Cruise holidays offer something for groups of all ages, so no wonder so many families are choosing to sail together. Sara Macefield has the lowdown on the growing trend for multigenerational cruising
Taking a cruise isn’t just about crossing the world’s oceans and rivers – it’s crossing the generational divide, too, as more grandparents join children and grandchildren for family holidays at sea.
Cruise lines may have earned their stripes when it comes to catering for parents and their kids, but now multigenerational groups have woken up to the appeal of taking trips on ships for big family gatherings, and it’s easy to see why.
Where else can so many different ages explore a host of interesting places in one trip, and enjoy extraordinary, unforgettable experiences together, stress-free? And where else can three, or even four, generations find the right balance of contrasting activities, entertainment and restaurants all in one place to keep everyone happy?
“Cruising as a multigenerational group brings benefits as families can choose to do as much or as little together as they wish,” explains Nick Wilkinson, Norwegian Cruise Line’s Vice-President and MD, UK & Ireland. “Quite simply, there is something for everyone, all on the same ship.”
From fun-filled ship water parks guaranteed to keep youngsters in splashing heaven to adventurous activities on shore for parents looking for an adrenaline kick, and engaging outings for grandparents craving cultural immersion, cruises offer opportunities on every level.
And, as the choice of new ships widens with an ever-growing range of facilities, so does their appeal to diverse family groups.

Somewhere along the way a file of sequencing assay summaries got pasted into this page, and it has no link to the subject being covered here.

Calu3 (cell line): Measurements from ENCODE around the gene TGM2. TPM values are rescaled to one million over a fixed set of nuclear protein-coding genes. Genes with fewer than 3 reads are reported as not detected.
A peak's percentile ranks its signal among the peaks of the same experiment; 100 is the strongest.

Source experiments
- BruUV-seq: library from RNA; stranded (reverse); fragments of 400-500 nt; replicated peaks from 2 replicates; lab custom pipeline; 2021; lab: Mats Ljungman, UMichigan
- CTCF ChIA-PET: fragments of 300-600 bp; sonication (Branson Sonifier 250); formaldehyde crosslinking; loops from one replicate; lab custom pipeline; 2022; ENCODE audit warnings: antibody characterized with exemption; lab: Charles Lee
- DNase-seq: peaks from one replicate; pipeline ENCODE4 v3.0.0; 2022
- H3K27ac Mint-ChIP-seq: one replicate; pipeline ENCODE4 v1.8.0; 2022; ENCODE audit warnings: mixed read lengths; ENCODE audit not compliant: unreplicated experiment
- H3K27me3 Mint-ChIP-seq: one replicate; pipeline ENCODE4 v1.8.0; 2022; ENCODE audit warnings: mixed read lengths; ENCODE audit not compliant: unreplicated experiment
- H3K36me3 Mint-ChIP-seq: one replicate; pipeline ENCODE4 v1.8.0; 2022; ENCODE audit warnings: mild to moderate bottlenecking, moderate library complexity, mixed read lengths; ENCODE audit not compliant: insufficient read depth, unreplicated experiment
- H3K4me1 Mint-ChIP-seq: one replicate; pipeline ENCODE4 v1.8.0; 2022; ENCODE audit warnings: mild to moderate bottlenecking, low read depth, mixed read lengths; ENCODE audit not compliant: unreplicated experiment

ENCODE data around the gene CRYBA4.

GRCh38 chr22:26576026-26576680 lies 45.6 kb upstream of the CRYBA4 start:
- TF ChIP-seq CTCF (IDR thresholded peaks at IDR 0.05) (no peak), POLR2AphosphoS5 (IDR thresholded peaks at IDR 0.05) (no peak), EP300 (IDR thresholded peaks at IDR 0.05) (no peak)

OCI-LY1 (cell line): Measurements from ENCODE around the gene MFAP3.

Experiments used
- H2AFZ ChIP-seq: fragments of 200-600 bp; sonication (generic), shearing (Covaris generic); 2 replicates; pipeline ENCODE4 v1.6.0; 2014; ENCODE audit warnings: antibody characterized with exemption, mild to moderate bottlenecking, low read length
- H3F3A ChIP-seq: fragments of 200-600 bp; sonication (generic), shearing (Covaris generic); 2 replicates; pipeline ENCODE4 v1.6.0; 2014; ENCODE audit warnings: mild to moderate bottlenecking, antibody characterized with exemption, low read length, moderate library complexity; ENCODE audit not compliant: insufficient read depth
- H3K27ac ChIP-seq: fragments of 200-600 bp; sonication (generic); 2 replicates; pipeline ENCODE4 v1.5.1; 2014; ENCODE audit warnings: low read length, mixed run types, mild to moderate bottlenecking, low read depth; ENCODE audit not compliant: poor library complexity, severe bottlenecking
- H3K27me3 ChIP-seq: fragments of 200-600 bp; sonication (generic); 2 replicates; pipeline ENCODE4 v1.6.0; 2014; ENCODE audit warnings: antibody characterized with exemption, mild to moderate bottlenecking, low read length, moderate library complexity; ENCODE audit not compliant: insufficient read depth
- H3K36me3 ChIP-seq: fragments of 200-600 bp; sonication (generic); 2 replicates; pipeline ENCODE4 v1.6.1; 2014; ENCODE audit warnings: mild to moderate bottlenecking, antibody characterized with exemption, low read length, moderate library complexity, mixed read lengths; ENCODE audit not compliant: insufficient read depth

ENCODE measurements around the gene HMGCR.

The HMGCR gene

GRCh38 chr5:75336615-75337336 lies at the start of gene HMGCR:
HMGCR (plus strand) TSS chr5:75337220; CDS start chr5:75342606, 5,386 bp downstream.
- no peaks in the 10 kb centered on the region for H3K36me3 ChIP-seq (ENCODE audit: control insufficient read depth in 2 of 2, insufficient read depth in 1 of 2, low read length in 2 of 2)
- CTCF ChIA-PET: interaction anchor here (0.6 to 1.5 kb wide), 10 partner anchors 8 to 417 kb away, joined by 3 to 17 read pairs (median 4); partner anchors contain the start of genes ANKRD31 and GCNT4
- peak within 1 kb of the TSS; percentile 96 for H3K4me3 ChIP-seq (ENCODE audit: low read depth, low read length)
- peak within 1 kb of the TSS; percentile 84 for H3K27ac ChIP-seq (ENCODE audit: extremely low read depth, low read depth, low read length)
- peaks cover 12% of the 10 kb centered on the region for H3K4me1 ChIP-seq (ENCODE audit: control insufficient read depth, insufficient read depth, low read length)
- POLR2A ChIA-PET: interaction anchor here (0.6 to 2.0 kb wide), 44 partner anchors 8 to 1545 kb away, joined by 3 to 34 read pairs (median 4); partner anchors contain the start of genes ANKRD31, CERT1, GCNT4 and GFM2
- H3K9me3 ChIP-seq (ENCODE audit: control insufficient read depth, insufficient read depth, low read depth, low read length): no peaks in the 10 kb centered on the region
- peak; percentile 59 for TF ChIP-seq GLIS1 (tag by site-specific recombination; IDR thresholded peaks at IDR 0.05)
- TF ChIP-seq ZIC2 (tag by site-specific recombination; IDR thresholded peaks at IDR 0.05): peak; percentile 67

Of course, cruising with several generations doesn’t have to mean spending all your time together. In fact, cruises are particularly good for multigenerational groups due to the range of activities you can do apart as well as together, says Celebrity Cruises UK & Ireland Vice-President and MD Jo Rzymowska.
“Adults can enjoy well-earned pampering in the spa, dine in speciality restaurants or simply relax in a cabana on the top deck, safe in the knowledge that the kids are being well looked after in the children’s clubs with other youngsters of their own age,” she says.
Families with older children often choose to go their own separate ways during the day, then meeting up as a group for dinner to share details of their adventures.
Choosing the right cruise for everyone
Like most aspects of choosing the perfect cruise holiday, it all comes down to picking the right ship and cruise line for you and your family.
The bigger the vessel, the wider the choice of onboard attractions for each generation to enjoy and the more geared up they are for younger guests, with kids clubs, children’s play areas, buffet restaurants, family-friendly entertainment and shore excursions.
There’s also a bigger selection of accommodation – ranging from inter-connecting cabins to extensive suites with two or three bedrooms and general living area.
Nick Wilkinson says NCL’s Haven suite complexes prove popular with multigenerational groups who book villas or suites and can then benefit from the Haven’s other facilities, such as the private pool, restaurant and deck area.